Missy Elliott won’t let battle with Graves’ disease halt comeback: ‘It’s time to concentrate on Missy’
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Missy Elliott knows people are constantly talking and asking questions. Where has she been? Why does she look so different? Is she sick? These are just a few of the long list of queries that have circulated about the Grammy winner over the last few years.
It’s been nearly six years since her last album, “The Cookbook,” and the hitmaker all but vanished from the pop landscape. Yes, she made appearances, but Elliott slid into the background and mostly produced, lending her voice to singles from Monica, Jazmine Sullivan, Jennifer Hudson, Ciara and Fantasia.
The rapper, who once playfully made jabs at the online rumor mill in her hit “Gossip Folks,” answered each of those questions in the season premiere of VH1’s “Behind the Music.”
Naturally, her recent admission that for the last few years she has been battling Graves’ disease, an autoimmune illness that affects the thyroid, has made headlines. She was diagnosed in 2008, and the disease has affected her motor skills, as well as afflicted her with some of the illness’ other symptoms, including mood swings, hair loss and dizzy spells. After being treated with radiation and medication, Elliott says she is able to manage the disease.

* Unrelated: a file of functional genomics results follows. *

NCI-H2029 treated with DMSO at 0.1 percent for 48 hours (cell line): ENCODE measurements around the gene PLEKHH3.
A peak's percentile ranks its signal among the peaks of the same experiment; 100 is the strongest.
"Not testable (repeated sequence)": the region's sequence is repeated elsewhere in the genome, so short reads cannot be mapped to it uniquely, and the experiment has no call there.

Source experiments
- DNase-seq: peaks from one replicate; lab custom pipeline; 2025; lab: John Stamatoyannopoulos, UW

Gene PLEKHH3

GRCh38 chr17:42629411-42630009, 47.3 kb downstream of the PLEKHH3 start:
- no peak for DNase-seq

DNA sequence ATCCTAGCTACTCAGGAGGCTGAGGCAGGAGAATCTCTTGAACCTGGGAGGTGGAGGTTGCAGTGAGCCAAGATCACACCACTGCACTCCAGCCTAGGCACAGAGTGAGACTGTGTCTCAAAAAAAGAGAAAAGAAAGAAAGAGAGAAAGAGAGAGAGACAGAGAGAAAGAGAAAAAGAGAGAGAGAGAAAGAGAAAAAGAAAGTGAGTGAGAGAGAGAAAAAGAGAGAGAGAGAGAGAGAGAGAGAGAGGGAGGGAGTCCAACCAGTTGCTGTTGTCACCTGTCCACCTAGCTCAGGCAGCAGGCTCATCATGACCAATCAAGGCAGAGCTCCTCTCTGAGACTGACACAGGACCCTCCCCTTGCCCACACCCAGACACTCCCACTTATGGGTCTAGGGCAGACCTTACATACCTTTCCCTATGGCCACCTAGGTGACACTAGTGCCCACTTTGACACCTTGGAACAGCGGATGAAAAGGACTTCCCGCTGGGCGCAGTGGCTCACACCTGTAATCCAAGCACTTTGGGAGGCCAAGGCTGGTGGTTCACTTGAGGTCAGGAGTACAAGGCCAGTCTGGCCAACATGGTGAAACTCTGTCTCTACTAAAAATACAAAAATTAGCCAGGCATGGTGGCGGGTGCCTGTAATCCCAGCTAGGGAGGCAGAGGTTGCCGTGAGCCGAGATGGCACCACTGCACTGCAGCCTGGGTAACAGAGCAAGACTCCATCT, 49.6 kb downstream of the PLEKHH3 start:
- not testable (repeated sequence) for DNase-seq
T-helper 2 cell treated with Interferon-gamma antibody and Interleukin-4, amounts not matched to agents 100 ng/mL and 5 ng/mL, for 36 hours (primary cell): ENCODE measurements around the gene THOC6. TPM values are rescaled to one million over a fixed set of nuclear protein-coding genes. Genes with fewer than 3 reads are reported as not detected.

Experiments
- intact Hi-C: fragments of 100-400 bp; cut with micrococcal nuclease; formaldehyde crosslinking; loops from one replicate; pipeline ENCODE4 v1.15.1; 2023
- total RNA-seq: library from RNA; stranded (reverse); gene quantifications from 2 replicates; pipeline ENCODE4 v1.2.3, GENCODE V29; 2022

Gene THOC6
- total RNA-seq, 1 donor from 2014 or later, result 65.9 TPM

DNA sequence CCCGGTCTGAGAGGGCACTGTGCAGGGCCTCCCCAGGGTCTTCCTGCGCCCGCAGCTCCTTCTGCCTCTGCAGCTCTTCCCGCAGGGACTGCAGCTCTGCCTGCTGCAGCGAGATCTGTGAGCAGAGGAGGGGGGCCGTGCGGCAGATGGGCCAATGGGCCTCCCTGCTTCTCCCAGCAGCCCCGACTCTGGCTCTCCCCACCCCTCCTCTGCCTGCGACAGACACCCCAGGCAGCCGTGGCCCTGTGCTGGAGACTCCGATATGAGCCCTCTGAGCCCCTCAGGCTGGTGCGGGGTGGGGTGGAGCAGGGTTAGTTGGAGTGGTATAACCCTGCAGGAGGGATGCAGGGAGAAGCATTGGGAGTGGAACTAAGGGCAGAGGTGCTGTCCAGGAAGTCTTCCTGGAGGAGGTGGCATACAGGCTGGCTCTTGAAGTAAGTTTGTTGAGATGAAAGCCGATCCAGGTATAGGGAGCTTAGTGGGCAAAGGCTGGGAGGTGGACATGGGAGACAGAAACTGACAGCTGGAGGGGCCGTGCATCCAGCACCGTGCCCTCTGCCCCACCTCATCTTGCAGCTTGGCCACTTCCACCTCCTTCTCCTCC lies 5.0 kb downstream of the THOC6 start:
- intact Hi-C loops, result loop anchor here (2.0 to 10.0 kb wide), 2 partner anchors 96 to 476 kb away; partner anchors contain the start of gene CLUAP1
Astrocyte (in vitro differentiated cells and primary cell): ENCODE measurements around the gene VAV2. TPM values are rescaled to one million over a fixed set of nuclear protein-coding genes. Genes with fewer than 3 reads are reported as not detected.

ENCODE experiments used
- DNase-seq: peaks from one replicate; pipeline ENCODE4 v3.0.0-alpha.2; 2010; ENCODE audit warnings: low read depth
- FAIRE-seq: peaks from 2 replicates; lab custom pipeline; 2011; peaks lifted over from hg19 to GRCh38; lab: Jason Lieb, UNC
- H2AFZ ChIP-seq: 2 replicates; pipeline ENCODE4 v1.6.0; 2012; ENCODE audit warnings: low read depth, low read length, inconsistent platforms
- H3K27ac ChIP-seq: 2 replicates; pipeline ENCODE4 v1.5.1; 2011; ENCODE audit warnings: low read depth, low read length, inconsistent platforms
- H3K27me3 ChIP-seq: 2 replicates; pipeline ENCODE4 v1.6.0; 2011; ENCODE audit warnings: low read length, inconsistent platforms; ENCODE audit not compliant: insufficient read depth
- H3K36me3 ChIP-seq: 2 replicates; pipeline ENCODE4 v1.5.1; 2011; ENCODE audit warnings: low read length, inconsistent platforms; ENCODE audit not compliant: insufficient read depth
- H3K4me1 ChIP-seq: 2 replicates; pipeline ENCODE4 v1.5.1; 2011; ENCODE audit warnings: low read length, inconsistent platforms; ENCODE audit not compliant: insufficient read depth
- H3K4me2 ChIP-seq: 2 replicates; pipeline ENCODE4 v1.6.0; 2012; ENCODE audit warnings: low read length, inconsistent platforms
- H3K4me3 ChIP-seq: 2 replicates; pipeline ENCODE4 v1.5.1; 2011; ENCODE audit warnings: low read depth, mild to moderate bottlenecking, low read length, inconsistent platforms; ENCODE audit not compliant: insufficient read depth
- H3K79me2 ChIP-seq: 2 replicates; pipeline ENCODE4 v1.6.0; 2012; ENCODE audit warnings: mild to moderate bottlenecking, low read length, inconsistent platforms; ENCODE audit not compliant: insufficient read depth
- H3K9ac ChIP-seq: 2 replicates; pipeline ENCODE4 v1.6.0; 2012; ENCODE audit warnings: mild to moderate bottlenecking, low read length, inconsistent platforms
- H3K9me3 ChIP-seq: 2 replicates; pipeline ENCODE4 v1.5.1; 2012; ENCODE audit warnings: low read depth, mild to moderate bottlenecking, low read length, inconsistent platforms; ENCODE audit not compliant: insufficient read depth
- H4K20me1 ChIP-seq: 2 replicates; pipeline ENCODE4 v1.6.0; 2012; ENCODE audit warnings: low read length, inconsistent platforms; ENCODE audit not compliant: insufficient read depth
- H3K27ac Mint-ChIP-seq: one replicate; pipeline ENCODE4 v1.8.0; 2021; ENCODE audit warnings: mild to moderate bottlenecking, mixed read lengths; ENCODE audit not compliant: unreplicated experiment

When the 39-year-old called into Pop & Hiss, we discussed her new album, set for release this year, her health, reuinting with Timbaland and the 10-year anniversary of Aaliyah‘s passing.
You’ve been out of the spotlight for some time now. What have you been doing?
I work behind the scenes. I’ve been writing and producing, which I’ve been doing since the early ‘90s. Because I’m not out there talking about it, a lot of people don’t know the stuff I’m doing. I’m doing the same ol’ thing. Even without a Missy album out.
What’s the latest on the album?
Me and Tim are back in there. We’re having fun. I was telling somebody that we have been so far left in trying to stay creative and being different; we had to go back to the drawing board and just do it the way we loved to do it, and not be concerned with trying to outdo ourselves. We are creating some good stuff. Is it still titled ‘Block Party’?
I think right now I’m still going with [the title] “Block Party.” You just never know. I’m forever changing something. But I feel good about “Block Party” because I can go to everybody’s block and have fun.
Did anything prompt your absence?
Well I had gotten sick, that was one thing. A lot of people don’t know that before the artist, I wanted to be a writer and producer. That’s always been a love of mine. Its easy for me to do it on myself, but it’s fun to create for someone else. I got caught up in doing records for other artists. I just stayed behind the scenes, and time just kinda passed. And then I had to deal with an illness that took up some time. Now it’s time to concentrate on Missy.